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On rape, ‘outraged’ politicians have been outrageous in past

While campaigning for the same elections, Trinamool MP Tapas Paul had threatened supporters of rival parties with rape.

Written by Abantika Ghosh | New Delhi |
March 6, 2015 3:21:51 am

On Wednesday, many MPs were agitated over a documentary which shows one of the convicts in the December 16, 2012 Delhi gangrape making “outrageous” remarks. But this collective outrage does not fit well with the past statements on rape made by many elected representatives.

From Samajwadi Party supremo Mulayam Singh Yadav’s “boys make mistakes” quip to JD(U) chief Sharad Yadav’s smiling confession in the Lok Sabha about having stalked girls — political leaders have been guilty of insensitivity that goes beyond mere gaffe.

In April 2014, addressing an election rally in Uttar Pradesh, Mulayam Singh Yadav had told a cheering crowd,  “You are hanging people for rape… Boys tend to commit mistakes.We will try to change such a law. Those who do it will be punished and the law will also have provisions for punishment of people who file false reports.”

Manohar Lal Khattar, now the Chief Minister of Haryana, also prescribed a dress code for women. “If a girl is dressed decently, a boy will not look at her in the wrong way. If they want freedom, why don’t they just roam around naked? Freedom has to be limited,” Khattar had said in the run-up to last year’s Lok Sabha polls.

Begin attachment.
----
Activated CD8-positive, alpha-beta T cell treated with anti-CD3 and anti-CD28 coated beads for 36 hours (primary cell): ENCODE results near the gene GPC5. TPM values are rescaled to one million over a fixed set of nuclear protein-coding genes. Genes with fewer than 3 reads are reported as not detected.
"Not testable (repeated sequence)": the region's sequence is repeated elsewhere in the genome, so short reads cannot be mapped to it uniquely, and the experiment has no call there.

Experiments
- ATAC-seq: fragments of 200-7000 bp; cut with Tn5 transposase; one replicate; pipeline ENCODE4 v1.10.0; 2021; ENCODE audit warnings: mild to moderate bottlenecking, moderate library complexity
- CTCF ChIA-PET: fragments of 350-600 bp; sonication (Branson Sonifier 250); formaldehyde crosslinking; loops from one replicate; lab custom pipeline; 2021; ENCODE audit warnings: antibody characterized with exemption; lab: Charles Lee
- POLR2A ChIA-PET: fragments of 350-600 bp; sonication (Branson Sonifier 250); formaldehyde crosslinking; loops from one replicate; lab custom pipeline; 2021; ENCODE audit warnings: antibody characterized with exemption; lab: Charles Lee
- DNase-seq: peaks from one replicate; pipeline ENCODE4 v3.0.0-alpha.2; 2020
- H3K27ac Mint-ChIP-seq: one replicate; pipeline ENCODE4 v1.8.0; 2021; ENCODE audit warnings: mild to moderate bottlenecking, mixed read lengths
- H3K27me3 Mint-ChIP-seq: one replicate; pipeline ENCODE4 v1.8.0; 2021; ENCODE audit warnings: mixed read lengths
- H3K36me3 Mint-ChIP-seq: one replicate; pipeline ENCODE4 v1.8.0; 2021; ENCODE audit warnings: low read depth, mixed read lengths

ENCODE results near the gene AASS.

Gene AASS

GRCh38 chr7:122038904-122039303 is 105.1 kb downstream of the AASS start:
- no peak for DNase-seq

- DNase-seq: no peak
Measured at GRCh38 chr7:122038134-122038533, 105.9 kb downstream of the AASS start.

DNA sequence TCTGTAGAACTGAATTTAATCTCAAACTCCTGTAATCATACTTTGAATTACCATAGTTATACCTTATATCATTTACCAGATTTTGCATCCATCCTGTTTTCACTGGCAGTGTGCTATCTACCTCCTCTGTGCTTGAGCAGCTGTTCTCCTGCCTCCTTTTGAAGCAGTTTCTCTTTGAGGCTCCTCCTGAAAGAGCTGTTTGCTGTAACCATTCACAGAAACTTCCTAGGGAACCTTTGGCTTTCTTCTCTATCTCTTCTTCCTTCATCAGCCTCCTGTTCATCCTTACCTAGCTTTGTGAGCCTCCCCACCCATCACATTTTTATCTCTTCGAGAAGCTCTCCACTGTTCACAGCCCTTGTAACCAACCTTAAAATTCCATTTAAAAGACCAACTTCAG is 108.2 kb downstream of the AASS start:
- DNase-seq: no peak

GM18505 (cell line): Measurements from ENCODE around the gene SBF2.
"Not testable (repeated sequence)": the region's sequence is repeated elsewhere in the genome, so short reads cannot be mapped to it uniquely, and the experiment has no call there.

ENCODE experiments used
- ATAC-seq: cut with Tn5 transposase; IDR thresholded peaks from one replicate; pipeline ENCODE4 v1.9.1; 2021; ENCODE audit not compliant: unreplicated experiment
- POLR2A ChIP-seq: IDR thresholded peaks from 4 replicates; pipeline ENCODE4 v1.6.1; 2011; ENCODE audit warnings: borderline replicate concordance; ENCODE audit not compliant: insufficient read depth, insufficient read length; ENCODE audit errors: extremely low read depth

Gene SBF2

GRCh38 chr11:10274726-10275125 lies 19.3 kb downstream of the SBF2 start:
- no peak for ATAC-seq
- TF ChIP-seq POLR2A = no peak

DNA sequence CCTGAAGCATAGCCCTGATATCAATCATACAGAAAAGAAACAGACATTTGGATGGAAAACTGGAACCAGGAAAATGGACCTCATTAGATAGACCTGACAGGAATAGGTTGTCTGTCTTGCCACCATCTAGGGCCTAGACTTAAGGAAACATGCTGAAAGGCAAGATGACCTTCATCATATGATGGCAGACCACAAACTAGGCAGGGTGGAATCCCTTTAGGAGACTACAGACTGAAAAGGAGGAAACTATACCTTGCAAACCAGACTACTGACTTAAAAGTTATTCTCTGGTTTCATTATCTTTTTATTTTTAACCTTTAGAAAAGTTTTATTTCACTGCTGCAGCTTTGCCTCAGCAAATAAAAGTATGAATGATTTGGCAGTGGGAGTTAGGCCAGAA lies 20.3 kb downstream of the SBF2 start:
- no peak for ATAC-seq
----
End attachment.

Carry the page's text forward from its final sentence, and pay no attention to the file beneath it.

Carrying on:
While campaigning for the same elections, Trinamool MP Tapas Paul had threatened supporters of rival parties with rape. “I will send my boys to their houses to rape them.”

SP’s Naresh Aggarwal — currently an MP in the Upper House — caused a furore when, in the aftermath of the Badaun gangrape, he said that not even an animal can be forced out of the house. He had also said a lot of rape complaints happen because men and women fall out after consensual sex.

Participating in the discussion on the proposed changes in the IPC after the Delhi gangrape, which included stringent penal provisions for stalking, Sharad Yadav had said: “Who among us has not followed (women). When you have to talk to a woman, when she initially does not entertain, you have to keep trying to talk to her…I have experienced this myself,” Yadav had said in March 2013.

In June the same year, in Bhopal, former Rajya Sabha MP and currently vice-president of BJP, Raghunandan Sharma, had said, “Girls should stop wearing skin-tight jeans because they show the body in its natural shape, and that’s not good. Nari ki ek maryada hoti hai.’’

Reacting to the Guwahati gangrape in September 2013, Madhya Pradesh Cabinet Minister Kailash Vijayvargiya had said, “Women should dress in a way that earns them respect… they should not arouse (sexual) excitement.’’

(With inputs from Milind Ghatwai)

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